HANDLEY, John C., Paleontological Research Institution, 1259 Trumansburg Road, Ithaca, NY 14850, SMITH, Jansen A., Earth and Atmospheric Sciences, Cornell University, Ithaca, NY 14853 and DIETL, Gregory P., Department of Earth and Atmospheric Sciences, Cornell University, Ithaca, NY 14853, jhandley@rochester.rr.com
255
FIRST CHARACTERIZATION OF DRILLING PREDATION ON EASTER ISLAND - RAPA NUI
MARTINELLI, Julieta1, GORDILLO, Sandra2, DE ARANZAMENDI, Maria Carla3 and RIVADENEIRA, Marcelo1, (1)Facultad de Ciencias del Mar, Universidad Catolica del Norte, Coquimbo, 16861000, Chile; Paleolab, Centro de Estudios Avanzados en Zonas Aridas, Av Ossandon 877, Coquimbo, 16861000, Chile, (2)CICTERRA, CONICET, UNIVERSIDAD NACIONAL DE CORDOBA, CORDOBA, 5000, Argentina, (3)IDEA, CONICET, UNIVERSIDAD NACIONAL DE CORDOBA, CORDOBA, Argentina, martinellijulieta@gmail.com
256
INVESTIGATION OF OMNIVOROUS TROPHIC POSITION IN THE DRILLING GASTROPOD, UROSALPINX CINEREA, USING STABLE ISOTOPE ANALYSIS
KARNES, Molly E.1, CASEY, Michelle M.1, DIETL, Gregory P.2 and FALL, Leigh M.3, (1)Geosciences, Murray State University, 334 Blackburn Science Building, Murray, KY 42071, (2)Department of Earth and Atmospheric Sciences, Cornell University, Ithaca, NY 14853, (3)Department of Earth and Atmospheric Sciences, SUNY College at Oneonta, Oneonta, NY 13820, mkarnes@murraystate.edu
257
USING STABLE NITROGEN AND CARBON ISOTOPE VALUES OF BIVALVE-SHELL-BOUND ORGANICS TO UNDERSTAND FOOD WEB DYNAMICS
DAS, Shibajyoti1, IVANY, Linda C.1 and JUNIUM, Christopher K.2, (1)Department of Earth Sciences, Syracuse University, Syracuse, NY 13244, (2)Department of Earth Sciences, Syracuse University, 204 Heroy Geology Laboratory, Syracuse, NY 13244, sdas100@syr.edu
258
THE OLDEST KNOWN DIGESTIVE SYSTEM CONSISTING OF BOTH PAIRED DIGESTIVE GLANDS AND A CROP FROM EXCEPTIONALLY PRESERVED TRILOBITES OF THE GUANSHAN BIOTA (EARLY CAMBRIAN, CHINA)
HOPKINS, Melanie J.1, CHEN, Feiyang2, HU, Shixue3 and ZHANG, Zhifei2, (1)Division of Paleontology, American Museum of Natural History, Central Park West at 79th Street, New York, NY 10024-5192, (2)Early Life Institute and Department of Geology, State Key Laboratory for Continental Dynamics, Northwest University, Xi'an, 710069, China, (3)Chengdu Institute of Geology and Mineral Resources, No. 2, N-3 section, 1st Ring Road, Chengdu, 610081, China, mhopkins@amnh.org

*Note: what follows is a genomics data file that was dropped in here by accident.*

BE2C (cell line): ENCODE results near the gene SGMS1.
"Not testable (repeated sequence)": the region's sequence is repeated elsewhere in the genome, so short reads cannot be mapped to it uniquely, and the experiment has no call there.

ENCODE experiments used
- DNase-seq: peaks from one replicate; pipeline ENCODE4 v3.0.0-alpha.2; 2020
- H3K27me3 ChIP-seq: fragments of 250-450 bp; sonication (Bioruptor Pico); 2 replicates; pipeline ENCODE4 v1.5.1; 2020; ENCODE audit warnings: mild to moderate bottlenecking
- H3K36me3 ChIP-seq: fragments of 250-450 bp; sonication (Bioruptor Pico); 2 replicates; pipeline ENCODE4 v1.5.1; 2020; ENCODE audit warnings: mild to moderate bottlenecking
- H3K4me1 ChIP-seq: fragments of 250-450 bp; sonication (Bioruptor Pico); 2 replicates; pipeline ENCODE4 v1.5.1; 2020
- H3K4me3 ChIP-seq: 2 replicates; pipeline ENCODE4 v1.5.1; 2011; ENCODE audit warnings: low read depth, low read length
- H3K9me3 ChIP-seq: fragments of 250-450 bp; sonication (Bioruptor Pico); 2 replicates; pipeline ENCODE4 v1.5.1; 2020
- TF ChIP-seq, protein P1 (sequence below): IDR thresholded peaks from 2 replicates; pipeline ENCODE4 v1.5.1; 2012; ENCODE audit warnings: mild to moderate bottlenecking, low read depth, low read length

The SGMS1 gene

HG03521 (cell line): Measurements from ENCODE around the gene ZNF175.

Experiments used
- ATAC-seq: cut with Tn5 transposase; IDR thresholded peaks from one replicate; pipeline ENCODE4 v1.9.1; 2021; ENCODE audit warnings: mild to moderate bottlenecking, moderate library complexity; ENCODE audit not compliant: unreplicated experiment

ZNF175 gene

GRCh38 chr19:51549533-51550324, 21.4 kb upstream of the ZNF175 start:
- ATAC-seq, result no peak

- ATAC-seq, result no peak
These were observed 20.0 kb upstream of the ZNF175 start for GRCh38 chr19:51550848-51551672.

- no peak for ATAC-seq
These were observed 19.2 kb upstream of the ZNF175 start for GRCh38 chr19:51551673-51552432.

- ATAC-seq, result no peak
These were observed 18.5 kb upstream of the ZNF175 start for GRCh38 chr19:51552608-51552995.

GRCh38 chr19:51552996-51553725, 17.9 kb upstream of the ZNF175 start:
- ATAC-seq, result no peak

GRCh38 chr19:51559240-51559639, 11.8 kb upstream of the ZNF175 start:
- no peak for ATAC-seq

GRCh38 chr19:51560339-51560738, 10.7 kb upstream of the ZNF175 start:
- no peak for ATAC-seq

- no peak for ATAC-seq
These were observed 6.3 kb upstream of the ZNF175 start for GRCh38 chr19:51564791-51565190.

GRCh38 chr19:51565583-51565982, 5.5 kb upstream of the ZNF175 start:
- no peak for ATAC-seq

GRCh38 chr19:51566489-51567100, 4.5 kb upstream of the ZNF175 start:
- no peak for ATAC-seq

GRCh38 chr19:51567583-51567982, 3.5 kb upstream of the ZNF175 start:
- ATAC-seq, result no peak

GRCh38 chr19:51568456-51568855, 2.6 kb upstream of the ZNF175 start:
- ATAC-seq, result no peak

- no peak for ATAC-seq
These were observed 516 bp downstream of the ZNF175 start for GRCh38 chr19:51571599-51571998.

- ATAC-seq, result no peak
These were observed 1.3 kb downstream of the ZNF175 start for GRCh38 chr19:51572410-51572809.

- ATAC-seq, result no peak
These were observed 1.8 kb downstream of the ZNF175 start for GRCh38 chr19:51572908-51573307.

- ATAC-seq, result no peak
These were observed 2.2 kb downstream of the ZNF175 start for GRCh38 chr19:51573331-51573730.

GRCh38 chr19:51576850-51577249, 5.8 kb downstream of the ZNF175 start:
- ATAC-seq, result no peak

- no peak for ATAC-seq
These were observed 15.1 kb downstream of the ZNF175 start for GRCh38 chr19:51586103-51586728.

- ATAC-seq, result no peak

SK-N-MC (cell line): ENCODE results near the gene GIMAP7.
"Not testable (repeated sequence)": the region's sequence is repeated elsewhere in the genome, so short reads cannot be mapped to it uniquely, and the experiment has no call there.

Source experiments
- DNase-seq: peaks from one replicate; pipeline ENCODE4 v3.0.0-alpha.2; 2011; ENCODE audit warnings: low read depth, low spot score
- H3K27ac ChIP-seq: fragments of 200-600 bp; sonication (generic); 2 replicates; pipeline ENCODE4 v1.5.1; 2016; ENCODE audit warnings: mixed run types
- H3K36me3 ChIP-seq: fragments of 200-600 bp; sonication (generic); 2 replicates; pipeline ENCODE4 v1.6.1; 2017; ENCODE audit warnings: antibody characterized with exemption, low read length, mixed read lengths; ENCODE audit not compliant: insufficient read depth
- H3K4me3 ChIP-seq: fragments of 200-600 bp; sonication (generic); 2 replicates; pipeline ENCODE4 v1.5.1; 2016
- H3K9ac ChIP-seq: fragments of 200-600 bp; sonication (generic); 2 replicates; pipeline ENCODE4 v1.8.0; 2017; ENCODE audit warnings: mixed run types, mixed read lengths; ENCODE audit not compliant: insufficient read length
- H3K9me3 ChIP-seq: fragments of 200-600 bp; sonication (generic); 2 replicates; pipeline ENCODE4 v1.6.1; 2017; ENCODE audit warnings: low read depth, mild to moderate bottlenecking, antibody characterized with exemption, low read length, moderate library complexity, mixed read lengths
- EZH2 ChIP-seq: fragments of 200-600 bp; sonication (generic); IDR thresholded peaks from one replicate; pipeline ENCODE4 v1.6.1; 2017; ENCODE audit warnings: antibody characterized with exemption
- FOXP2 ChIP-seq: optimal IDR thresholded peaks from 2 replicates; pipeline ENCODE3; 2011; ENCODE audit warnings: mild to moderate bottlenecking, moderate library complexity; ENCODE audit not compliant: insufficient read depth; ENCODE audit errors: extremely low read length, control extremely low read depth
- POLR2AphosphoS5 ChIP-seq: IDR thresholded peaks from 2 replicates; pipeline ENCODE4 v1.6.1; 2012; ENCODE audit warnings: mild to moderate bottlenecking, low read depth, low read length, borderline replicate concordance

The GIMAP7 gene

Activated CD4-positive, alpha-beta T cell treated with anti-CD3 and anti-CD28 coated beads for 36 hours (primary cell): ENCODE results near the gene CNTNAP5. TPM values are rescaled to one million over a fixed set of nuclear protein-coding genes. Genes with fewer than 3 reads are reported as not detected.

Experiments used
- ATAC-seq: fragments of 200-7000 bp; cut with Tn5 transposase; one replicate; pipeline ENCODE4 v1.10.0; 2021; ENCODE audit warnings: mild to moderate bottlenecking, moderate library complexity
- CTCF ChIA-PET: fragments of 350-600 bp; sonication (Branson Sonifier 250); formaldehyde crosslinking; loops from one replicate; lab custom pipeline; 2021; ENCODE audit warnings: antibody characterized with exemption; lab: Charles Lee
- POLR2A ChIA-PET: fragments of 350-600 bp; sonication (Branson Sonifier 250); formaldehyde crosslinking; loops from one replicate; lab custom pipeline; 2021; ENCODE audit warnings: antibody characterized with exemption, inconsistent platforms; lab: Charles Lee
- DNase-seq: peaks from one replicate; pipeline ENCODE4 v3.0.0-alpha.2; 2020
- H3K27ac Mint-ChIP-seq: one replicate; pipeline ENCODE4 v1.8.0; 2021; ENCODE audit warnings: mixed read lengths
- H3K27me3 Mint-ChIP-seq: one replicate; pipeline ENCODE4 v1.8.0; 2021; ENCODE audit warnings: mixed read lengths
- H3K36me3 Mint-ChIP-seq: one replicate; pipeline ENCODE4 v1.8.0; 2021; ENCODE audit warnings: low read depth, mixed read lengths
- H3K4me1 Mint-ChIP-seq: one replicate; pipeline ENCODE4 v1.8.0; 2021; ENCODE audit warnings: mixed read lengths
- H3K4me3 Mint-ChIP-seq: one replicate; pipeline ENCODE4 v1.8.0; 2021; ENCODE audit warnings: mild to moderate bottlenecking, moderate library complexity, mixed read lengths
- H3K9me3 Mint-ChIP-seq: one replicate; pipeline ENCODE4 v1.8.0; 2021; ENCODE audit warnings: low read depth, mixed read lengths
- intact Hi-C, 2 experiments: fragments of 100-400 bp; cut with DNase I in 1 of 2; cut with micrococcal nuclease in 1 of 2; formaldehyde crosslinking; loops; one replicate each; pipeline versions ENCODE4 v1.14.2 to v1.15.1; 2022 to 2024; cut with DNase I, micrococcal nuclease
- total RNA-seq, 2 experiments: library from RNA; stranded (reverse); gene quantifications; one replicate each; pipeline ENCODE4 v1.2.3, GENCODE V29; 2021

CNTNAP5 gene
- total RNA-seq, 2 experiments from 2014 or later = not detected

259
COENOBITA CLYPEATUS (THE TERRESTRIAL HERMIT CRAB) AND ITS PREFERENCE IN INHABITING CITTARIUM PICA (WEST INDIAN TOP) SHELLS: A TAPHONOMIC SIGNATURE FROM A COHORT STUDY FROM SAN SALVADOR ISLAND, BAHAMAS
DEVORE, Melanie L., Department of Biological and Environmental Sciences, Georgia College & State University, Milledgeville, GA 31061 and FREILE, Deborah, Earth and Environmental Sciences, New Jersey City University, 2039 John F. Kennedy Blvd., Jersey City, NJ 07305, melanie.devore@gcsu.edu
260
DIET OF ORNITHOCHEIROID PTEROSAURS INFERRED FROM STABLE CARBON ISOTOPE ANALYSIS OF TOOTH ENAMEL
MYERS, Timothy S., Roy M. Huffington Department of Earth Sciences, Southern Methodist University, Dallas, TX 75275-0395, smyers@smu.edu
261
VARIABLE BIVALVE SHELL MICROSTRUCTURE PRESERVATION IN THE CEBADA AND GRACIOSA MEMBERS OF THE CAREAGA SANDSTONE (PLIOCENE, SANTA MARIA, CA) HIGHLIGHTS NEED TO SEM ALL SPECIMENS PRIOR TO ISOTOPIC ANALYSIS
BUCZEK, Alexandra J.1, HENDY, Austin J.W.2, HOPKINS, Melanie3 and SESSA, Jocelyn3, (1)Invertebrate Paleontology, Richard Gilder Graduate School at the American Museum of Natural History, Central Park West & 79th St., New York, NY 10024, (2)Invertebrate Paleontology, Natural History Museum of Los Angeles County, 900 Exposition Blvd., Los Angeles, CA 90007, (3)Division of Paleontology, American Museum of Natural History, Central Park West at 79th Street, New York, NY 10024-5192, abuczek@amnh.org